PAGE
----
What to Do About Those Privileges and Advantages


This clip of Dinesh D’Souza during a Q&A session at the University of Massachusetts Amherst has drifted through my social media feeds multiple times in the past week, so it was only a matter of odds that it would catch me during a moment of nighttime weakness for procrastination.

A well-spoken (if leftist) freshman referred to D’Souza’s parable of a worker walking past a restaurant full of wealthy people, feeling embittered, and asked: “Do you think any of that indignation, given certain circumstances, might actually have been justified simply because there have been systematic blocks in people’s way throughout American history?”

The student rambled on through a lot of context and a second question, so it’s understandable that D’Souza responded to the question in much more specific terms.  He therefore focused on insinuations of “white privilege” in the question, and turned it around on the student, who was white.

To be sure, the student asked for it, by dwelling in the gray area between specifics and generalizations.  He brought up the specific example of racism in dispensing GI bill benefits, for example, but only by way of asking a very generalized, vague question about whether “any of that indignation… might actually have been justified.”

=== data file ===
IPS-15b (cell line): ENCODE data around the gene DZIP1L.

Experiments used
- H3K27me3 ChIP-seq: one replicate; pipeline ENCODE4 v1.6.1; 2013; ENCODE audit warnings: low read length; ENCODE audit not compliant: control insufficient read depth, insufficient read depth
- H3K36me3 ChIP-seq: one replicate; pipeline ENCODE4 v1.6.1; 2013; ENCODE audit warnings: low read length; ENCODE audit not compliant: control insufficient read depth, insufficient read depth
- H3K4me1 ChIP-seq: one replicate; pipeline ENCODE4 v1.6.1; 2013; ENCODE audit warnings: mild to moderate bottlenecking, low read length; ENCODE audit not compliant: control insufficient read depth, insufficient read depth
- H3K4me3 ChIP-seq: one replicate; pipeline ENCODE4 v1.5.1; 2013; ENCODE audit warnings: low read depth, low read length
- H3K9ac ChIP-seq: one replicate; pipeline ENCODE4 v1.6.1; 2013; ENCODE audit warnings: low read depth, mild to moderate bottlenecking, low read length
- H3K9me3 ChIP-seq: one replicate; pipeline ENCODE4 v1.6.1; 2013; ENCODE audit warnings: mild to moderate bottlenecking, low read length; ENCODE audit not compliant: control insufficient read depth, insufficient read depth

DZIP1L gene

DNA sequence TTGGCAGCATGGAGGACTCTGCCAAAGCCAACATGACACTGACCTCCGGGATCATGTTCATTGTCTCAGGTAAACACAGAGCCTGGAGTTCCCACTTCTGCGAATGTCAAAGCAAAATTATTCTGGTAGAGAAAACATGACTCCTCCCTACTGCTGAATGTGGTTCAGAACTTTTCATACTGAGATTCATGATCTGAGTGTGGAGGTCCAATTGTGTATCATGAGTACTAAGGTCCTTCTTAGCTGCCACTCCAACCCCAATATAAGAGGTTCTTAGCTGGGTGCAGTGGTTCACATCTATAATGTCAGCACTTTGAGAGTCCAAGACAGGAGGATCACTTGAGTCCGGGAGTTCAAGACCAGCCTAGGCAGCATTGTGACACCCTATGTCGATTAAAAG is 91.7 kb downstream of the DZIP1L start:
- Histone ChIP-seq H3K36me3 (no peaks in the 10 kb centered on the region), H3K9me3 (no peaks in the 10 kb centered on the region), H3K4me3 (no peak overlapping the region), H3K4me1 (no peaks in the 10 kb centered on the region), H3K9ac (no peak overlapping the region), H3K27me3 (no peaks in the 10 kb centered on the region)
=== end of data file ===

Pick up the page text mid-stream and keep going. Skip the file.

D’Souza suggested that history is a messy thing, with nobody currently alive whose ancestors did not step on somebody else’s ancestors.  He suggested that one solution is to say, “This stops now,” and we can strive to make that pledge real.  Another solution, favored by progressives, is to come up with some way to remedy the problem.  Retroactively, presumably picking some point in history and certain grievances.

Through all of the insinuations, on one hand, and disclaimers about complexity, on the other, the student’s remedy seemed to be along the lines of: “let’s all just acknowledge this is real and hope our acknowledgment leads to differences in behavior that remedy the disparities.”  One suspects that the acknowledgment is really just the precursor to confiscation and redistribution that progressives will deny intending right up to the time that they call for it.

That suspicion is why we do well to decline to make the acknowledgment, but for the sake of discussion, we can say that, yes, as unhealthy as it may be for that person, the indignation isn’t entirely without a rational basis.  But the restaurant-passerby really has  no way of knowing whether he’s being indignant at the right people.

Even if he can point to his grandfather’s GI Bill denial, he can’t know if any of the people in that restaurant gained advantage from that particular program.  The GI Bill wasn’t the only contribution to the growth of the middle class.

Then there’s the question of deserts.  Implicit in the student’s question is that those who received the GI Bill benefit did not earn it.  If they did earn it, then their receipt isn’t the problem.  The denial to black GIs is the problem, and one could rephrase it to suggest that they did not received their earned advantage over those who did not go to war, who would therefore be at a disadvantage.